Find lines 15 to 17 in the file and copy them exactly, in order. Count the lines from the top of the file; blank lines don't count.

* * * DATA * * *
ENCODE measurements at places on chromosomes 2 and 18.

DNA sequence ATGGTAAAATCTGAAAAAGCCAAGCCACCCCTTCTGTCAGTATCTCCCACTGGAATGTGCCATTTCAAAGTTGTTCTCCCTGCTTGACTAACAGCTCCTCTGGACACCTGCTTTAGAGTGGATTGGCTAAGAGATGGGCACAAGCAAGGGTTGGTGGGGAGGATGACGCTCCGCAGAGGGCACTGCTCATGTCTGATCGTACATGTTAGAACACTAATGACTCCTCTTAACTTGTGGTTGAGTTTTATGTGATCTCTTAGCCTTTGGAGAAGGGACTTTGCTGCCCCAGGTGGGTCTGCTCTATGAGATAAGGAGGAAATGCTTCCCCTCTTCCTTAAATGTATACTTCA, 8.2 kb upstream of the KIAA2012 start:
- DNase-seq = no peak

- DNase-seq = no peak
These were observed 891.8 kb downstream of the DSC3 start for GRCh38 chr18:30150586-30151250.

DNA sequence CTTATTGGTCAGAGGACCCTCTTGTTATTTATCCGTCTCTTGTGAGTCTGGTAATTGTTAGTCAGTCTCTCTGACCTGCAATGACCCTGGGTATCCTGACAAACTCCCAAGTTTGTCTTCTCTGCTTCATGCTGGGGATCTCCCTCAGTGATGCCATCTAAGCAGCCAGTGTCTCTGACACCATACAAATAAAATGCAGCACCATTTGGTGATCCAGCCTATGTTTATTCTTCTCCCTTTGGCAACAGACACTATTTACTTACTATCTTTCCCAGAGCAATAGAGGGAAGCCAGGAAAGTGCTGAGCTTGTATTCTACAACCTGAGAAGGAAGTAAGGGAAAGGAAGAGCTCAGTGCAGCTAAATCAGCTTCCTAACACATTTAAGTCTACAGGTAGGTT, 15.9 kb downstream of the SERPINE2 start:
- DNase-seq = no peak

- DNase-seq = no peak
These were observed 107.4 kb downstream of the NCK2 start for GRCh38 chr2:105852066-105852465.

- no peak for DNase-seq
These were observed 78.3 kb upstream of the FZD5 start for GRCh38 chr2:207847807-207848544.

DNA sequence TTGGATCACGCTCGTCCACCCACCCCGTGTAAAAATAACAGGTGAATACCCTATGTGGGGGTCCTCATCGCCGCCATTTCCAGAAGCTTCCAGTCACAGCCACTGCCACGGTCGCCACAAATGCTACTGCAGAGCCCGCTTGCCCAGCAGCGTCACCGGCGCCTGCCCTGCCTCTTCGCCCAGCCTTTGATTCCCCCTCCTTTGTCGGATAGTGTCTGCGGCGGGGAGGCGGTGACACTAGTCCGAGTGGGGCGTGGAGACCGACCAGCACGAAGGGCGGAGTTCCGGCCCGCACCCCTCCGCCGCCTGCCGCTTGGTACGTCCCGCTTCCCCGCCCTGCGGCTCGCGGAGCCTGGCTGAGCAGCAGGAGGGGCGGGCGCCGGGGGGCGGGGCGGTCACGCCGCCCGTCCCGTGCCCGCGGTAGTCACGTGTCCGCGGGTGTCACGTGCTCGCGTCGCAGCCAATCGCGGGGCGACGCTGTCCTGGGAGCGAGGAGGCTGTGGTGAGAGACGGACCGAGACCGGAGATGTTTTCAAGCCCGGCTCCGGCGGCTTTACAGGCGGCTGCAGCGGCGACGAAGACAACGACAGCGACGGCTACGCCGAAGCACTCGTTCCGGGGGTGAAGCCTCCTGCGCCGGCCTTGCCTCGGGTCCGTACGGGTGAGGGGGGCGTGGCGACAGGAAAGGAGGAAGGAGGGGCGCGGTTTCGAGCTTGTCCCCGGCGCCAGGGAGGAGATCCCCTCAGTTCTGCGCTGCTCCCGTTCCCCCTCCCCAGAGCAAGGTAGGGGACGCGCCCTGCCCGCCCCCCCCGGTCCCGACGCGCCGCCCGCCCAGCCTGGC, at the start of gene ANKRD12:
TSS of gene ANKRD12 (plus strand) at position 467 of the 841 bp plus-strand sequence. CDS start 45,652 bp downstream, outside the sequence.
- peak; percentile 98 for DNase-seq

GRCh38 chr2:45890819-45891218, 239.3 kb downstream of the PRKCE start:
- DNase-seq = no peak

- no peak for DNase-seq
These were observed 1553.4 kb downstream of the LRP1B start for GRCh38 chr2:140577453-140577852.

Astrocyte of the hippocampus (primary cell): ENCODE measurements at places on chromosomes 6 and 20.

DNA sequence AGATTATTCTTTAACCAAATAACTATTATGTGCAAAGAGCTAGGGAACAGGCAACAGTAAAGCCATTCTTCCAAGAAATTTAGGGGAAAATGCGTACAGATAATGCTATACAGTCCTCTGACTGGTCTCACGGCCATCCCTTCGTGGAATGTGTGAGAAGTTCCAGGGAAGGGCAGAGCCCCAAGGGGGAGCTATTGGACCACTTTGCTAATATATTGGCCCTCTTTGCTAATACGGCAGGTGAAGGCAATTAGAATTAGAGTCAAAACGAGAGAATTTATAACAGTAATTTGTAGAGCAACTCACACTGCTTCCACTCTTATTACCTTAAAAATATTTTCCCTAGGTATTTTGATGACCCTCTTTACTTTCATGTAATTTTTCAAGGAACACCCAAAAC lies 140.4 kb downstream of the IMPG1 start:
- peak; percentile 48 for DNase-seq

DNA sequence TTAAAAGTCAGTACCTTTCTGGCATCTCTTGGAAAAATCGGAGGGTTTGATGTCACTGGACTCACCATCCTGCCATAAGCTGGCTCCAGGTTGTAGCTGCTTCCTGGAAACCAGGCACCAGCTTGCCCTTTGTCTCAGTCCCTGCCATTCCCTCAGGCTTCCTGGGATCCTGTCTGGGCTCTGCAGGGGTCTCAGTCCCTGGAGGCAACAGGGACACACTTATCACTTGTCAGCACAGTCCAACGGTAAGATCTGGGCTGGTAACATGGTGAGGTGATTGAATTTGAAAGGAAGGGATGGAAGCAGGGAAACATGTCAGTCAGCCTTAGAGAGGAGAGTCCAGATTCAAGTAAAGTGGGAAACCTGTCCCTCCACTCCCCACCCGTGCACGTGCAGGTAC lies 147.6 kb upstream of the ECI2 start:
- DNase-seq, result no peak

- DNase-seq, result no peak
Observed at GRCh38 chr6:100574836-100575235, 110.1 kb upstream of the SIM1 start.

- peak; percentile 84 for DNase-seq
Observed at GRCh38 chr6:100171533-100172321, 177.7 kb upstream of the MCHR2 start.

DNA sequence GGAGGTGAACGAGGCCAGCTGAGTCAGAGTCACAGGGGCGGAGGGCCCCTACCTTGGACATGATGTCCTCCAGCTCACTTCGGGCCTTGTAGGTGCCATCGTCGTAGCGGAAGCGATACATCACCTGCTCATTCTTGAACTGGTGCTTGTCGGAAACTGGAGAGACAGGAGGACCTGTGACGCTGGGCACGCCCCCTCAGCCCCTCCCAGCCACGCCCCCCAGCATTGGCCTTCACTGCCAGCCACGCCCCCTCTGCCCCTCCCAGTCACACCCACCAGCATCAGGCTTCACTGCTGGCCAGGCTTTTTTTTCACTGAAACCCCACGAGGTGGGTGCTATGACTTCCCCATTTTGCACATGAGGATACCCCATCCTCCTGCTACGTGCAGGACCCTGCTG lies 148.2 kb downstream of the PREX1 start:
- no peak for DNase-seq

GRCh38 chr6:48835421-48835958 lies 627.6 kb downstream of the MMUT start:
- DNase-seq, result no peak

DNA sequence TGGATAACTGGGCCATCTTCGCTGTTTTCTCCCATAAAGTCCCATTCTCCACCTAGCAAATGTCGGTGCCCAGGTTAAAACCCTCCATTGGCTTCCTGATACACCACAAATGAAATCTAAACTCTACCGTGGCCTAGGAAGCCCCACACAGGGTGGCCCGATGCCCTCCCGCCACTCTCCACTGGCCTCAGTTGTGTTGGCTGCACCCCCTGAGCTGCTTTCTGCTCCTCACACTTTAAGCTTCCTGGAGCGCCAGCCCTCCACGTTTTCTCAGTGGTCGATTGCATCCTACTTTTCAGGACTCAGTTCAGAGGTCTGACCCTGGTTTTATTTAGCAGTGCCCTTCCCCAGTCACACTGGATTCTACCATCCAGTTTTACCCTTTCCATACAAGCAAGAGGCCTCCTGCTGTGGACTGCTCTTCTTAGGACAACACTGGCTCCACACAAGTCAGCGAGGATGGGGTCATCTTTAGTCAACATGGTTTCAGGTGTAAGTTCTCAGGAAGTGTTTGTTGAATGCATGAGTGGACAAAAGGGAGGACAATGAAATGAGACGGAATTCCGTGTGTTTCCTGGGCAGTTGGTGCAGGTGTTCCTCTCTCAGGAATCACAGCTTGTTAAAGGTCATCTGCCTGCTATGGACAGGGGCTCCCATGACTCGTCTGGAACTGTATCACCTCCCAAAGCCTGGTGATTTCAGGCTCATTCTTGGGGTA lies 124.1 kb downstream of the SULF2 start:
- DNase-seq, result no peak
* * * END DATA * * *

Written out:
GRCh38 chr2:45890819-45891218, 239.3 kb downstream of the PRKCE start:
- DNase-seq = no peak

- no peak for DNase-seq